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  1. #51
    This just arrived

    Attachment 17172

    Late birthday present from the Boss (she's a good girl really)

    It's a complete update of William Green's classic, to be published in 3 volumes, with great new photos, colour 3-views, cutaways, etc etc. Not, however, cheap.

    Here's the website
    http://www.aerospacemasterbooks.com/

  2. #52
    Very good. I know there has been some grumbling in the past from "Luftwaffe Experts" over some of the misinformation.

    Would be nice to have the updated volumes.

  3. #53
    Two slightly early birthday presents: Rob JM Mulder's book about the E.L.T.A. (Eerste Luchtvaart Tentoonstelling Amsterdam (First Aviation Exhibition Amsterdam) 1919) which scored five roundels in the April 2010 issue of Aeroplane, and the Fokker D.XXI issue of the 'Dutch profiles' series.



    Attachment 18070 Attachment 18071
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  4. #54
    Senior Administrator PRB's Avatar
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    Pappy Gunn, by Nathaniel Gunn

    http://www.amazon.com/PAPPY-GUNN-Nathaniel-Gunn/dp/141843776X

    To those who have read history of the Pacific War, Paul (“Pappy”) Gunn is a legendary name. He is probably most famous for his idea to turn B-25s and A-20s from glass nosed and ineffective level bombers to “hard nosed” gun ships, bristling with forward firing .50 cal Brownings. I've never heard of a book specifically about him, so when I saw this one I jumped on it. The fact that it was written by his son somehow confirmed for me, before even reading it, that it would be good. But that was an assumption, and you know how those go...

    The problem with this book is that it's written in such a hokey style that it's almost difficult to take seriously. And Nathaniel Gunn says some pretty wacky stuff, attributed to “Pappy”. Things like he invented skip bombing because he suddenly remembered one day that “naval guns 'automatically cut off' when they're elevation angle is less than 18 degrees, so if you come in low they can only hit you with light machine guns. 18 degrees? What? He has Pappy explaining this to the USAAC crews over and over again. “Just stay below their 18 degree line of fire and they can't touch you!” The other inspiration for skip bombing was that he noticed, during dive bombing practice, that “if you were off by just a couple of feet, the bomb would skip across the water like a flat stone across a pond.” What??!!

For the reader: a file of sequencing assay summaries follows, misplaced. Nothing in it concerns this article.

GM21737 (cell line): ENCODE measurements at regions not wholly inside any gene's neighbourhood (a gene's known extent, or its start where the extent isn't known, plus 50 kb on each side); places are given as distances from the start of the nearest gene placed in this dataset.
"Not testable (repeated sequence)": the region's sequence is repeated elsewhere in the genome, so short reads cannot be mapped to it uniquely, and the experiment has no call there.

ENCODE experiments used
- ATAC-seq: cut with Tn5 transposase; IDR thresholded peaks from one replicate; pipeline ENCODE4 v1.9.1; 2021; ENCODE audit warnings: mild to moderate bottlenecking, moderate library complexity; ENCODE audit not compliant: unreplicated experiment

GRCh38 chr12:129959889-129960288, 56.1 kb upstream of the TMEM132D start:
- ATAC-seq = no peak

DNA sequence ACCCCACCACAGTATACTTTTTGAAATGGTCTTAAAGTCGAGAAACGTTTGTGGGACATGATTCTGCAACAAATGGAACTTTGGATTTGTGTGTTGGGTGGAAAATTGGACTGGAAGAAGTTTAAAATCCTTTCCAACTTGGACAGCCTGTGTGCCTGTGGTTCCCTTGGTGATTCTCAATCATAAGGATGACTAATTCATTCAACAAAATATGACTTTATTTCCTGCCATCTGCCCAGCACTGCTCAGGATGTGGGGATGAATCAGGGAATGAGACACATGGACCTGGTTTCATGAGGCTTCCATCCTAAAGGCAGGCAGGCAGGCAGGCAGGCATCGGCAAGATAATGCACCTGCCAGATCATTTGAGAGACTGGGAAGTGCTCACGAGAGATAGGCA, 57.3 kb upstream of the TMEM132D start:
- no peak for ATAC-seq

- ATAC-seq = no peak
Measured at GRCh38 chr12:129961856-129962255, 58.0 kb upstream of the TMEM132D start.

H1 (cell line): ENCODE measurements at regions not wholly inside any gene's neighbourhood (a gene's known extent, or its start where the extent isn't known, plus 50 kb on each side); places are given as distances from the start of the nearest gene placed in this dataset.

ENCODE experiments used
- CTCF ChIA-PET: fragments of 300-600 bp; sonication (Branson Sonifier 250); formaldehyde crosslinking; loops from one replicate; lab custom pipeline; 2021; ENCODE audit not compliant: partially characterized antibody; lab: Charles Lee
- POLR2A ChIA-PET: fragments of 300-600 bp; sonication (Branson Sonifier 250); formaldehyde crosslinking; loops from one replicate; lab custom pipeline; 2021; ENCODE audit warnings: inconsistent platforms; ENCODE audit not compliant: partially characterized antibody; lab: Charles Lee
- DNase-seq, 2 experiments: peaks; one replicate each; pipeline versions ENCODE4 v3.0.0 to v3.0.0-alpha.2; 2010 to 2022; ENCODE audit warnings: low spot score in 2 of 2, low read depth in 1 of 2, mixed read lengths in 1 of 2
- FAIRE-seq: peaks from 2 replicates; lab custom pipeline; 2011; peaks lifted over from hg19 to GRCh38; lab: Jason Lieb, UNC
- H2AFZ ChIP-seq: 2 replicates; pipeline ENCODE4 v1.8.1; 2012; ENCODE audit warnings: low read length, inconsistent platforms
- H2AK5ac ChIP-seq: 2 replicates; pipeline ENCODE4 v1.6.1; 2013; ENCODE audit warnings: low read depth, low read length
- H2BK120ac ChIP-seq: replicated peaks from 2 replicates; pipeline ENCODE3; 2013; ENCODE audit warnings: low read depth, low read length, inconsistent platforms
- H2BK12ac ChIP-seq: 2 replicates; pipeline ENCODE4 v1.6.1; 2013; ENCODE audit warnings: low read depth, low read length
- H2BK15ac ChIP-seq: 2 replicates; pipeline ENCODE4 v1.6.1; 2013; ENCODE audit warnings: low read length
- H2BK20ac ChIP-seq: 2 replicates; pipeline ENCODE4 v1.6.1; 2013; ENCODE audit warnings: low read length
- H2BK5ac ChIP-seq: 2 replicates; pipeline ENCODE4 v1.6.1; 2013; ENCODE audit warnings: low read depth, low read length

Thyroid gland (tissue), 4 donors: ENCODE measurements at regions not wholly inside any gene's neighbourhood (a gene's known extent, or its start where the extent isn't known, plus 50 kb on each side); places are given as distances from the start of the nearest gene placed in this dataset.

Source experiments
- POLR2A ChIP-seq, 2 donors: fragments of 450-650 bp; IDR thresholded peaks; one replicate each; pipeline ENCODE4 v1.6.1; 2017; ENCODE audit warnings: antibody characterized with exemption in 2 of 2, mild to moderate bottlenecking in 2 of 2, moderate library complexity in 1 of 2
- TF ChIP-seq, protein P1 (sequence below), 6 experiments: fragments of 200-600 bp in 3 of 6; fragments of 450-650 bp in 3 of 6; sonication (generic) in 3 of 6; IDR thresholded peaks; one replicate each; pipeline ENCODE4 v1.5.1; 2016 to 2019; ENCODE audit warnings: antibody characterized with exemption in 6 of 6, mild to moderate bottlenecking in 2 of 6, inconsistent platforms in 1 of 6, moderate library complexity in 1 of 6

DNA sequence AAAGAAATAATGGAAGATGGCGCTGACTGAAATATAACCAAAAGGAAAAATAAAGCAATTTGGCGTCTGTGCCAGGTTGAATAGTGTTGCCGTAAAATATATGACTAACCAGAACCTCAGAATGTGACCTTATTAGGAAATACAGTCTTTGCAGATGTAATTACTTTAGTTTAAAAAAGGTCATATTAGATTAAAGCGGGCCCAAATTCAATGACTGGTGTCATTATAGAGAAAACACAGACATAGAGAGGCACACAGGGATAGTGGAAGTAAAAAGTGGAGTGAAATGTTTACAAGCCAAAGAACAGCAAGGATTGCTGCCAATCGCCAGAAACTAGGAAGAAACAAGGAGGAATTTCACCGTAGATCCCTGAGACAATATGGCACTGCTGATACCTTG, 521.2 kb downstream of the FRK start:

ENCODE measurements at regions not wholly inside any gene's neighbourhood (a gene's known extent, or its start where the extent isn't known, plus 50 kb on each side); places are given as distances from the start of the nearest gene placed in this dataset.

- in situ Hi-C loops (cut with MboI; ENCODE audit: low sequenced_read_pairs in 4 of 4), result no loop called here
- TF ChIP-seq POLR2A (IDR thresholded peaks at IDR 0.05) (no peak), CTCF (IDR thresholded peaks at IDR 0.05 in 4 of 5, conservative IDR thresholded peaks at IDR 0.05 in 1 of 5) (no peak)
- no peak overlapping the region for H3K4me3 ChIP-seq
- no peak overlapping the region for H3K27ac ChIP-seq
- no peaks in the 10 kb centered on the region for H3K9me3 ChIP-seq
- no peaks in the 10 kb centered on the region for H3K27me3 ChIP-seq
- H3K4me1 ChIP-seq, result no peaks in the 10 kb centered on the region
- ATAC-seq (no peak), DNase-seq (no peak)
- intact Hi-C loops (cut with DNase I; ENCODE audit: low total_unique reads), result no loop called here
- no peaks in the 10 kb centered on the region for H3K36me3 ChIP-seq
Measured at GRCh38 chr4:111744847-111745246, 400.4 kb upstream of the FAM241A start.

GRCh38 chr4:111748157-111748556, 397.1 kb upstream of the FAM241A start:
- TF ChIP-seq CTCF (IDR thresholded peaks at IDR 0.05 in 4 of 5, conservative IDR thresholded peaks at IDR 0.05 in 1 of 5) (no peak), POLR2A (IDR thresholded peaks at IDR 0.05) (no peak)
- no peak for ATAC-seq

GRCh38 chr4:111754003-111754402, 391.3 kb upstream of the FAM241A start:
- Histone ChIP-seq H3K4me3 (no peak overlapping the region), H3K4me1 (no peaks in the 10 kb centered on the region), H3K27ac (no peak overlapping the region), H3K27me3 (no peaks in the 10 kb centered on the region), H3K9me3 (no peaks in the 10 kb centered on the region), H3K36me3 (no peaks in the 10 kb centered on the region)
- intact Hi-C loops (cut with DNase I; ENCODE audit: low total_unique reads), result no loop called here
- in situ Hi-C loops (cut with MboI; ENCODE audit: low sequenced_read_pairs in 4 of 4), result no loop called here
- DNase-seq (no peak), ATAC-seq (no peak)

And then there is the matter of the Dutch B-25s in Australia that ended up with the 3RD Attack Group in the summer of 1942. There are several versions of this story out there ranging from “there was an official agreement between the US and the Dutch governments, and the planes were transferred to the USAAC”, to “The men of the 3RD Attack Group ripped 'em off.” According to this book, Pappy noticed them, hatched the plan to steal them, lead the mission to steal them, and when the Dutch commander protested, pointed his two .45s at him, called he and all his countrymen cowards, and threatened to shoot him right there on the spot if he tried to stop him. I like the stories about Pappy Gunn, but if this one is true, it doesn't make him look so good. However, I'm not sure I'm buying that version of the story in the first place, given other accounts I have read of this apparently controversial event.

    What I really like about the book is all the source material, in the form of letters between Gunn and various generals and such, and between various generals and North American tech reps, and between generals and other generals about Gunn. These source documents show what was being said at the time, and shortly after the war, about Gunn and his inventions, particularly the “gun ship” conversions. On the down side, many of these source documents are poorly reproduced and difficult to read. When I was only a quarter way through the book I didn't think I would make it to the end. But now, at two thirds through, I think it's worth reading to the end.
    - Paul

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  5. #55
    A book I can recommend to all of you if you haven't come across it before - an absolute classic of its kind...

    Attachment 22119

    Frater tries to replicate the old Imperial Airways route from London to Brisbane as closely as possible using scheduled flights - his BA ticket had 53 sectors on it !- and the results are fascinating, and often hilarious. Details of his trip are interlaced with reminiscences of crew and passengers from the '30's, flying HP42's and Atalantas.

    A great read.

    Haven't enjoyed a book so much for a long time

  6. #56
    Currently reading the book Lefty posted above. A nice one so far. (Thanks Mike!)

    Also, finally picked up a copy of Gann's Flying Circus from ebay for $6. Hardcover too. Required reading from the Flight 19 library.



    Snagged a overview:

    "Ernest K. Gann began his love affair with flight in 1953, barnstorming in various wood & fabric bi-planes. Later, as an airline pilot, he flew to many parts of the world in a wide variety of the aircraft, from lumbering trimotored Fords to the latest jets. He shared the world's skies with many of the gallant airemen he writes about here.

    Gann traces the development in American of the commercial use of airplanes through the early days of airmail, air cargo, and the first passenger airlines. He takes the reader aboard such planes as the United Air Lines Boeing 40-B-4 delivering newspapers to the ranger station in Oregon; the 'Flying Brooklyn Bridge,' the 1936 Condor for which pilots developed an almost maudlin affection; the 'Tin Goose,' Ford's incomparable trimotored 4A-T; the incredible DC-3, which has cruised every sky known to mankind, and many others...

    Internationally, there are stories of Aeropostales' flights across the Andes and in Saint-Exupery country; Sabena in the Congo; Imperial Airway's deluxe flights in Scipios when Britain ruled the skies; BOAC's Lockheed, known as 'Bashful Gertie,' which shuttled bravely from Scotland to Sweden for essential ball bearings during WWI; and other aeronautic history.